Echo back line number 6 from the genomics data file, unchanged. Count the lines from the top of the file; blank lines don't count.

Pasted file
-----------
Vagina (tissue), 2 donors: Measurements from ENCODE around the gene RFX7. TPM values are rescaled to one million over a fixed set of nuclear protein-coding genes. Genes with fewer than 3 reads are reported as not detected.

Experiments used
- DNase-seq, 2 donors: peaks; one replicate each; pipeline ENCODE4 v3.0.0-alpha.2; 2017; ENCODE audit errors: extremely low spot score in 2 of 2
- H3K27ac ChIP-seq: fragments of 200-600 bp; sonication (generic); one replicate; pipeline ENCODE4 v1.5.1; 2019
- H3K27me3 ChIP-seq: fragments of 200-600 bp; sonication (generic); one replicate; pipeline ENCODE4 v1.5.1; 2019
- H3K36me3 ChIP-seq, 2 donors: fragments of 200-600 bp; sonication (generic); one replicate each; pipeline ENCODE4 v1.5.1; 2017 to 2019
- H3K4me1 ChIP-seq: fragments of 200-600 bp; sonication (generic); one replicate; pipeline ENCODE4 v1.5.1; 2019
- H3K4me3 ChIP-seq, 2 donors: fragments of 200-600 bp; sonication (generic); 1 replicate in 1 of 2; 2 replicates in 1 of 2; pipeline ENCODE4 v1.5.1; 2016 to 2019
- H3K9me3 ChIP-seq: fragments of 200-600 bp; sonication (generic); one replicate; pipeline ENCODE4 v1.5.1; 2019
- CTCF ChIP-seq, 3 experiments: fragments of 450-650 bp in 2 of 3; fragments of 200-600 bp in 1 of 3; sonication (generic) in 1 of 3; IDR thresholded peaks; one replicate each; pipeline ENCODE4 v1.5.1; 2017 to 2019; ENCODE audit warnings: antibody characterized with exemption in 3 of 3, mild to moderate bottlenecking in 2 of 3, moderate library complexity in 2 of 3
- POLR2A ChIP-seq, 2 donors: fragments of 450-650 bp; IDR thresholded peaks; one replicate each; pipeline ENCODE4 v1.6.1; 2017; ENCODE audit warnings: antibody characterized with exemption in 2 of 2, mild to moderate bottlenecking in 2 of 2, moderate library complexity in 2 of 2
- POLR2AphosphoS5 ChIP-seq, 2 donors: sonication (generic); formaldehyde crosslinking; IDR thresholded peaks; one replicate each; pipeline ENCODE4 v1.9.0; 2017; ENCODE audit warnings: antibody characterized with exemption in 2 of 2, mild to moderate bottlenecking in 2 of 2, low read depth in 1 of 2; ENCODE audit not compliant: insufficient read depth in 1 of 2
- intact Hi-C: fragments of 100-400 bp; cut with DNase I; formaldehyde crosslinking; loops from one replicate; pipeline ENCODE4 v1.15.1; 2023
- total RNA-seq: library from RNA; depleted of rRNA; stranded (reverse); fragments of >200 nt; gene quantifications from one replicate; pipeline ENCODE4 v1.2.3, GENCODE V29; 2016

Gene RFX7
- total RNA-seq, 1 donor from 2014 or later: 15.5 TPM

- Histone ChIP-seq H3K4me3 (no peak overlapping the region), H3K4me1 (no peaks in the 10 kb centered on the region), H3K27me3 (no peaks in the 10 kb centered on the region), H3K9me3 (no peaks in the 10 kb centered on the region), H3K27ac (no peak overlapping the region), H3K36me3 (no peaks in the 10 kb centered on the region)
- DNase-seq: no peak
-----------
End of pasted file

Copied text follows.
- H3K36me3 ChIP-seq, 2 donors: fragments of 200-600 bp; sonication (generic); one replicate each; pipeline ENCODE4 v1.5.1; 2017 to 2019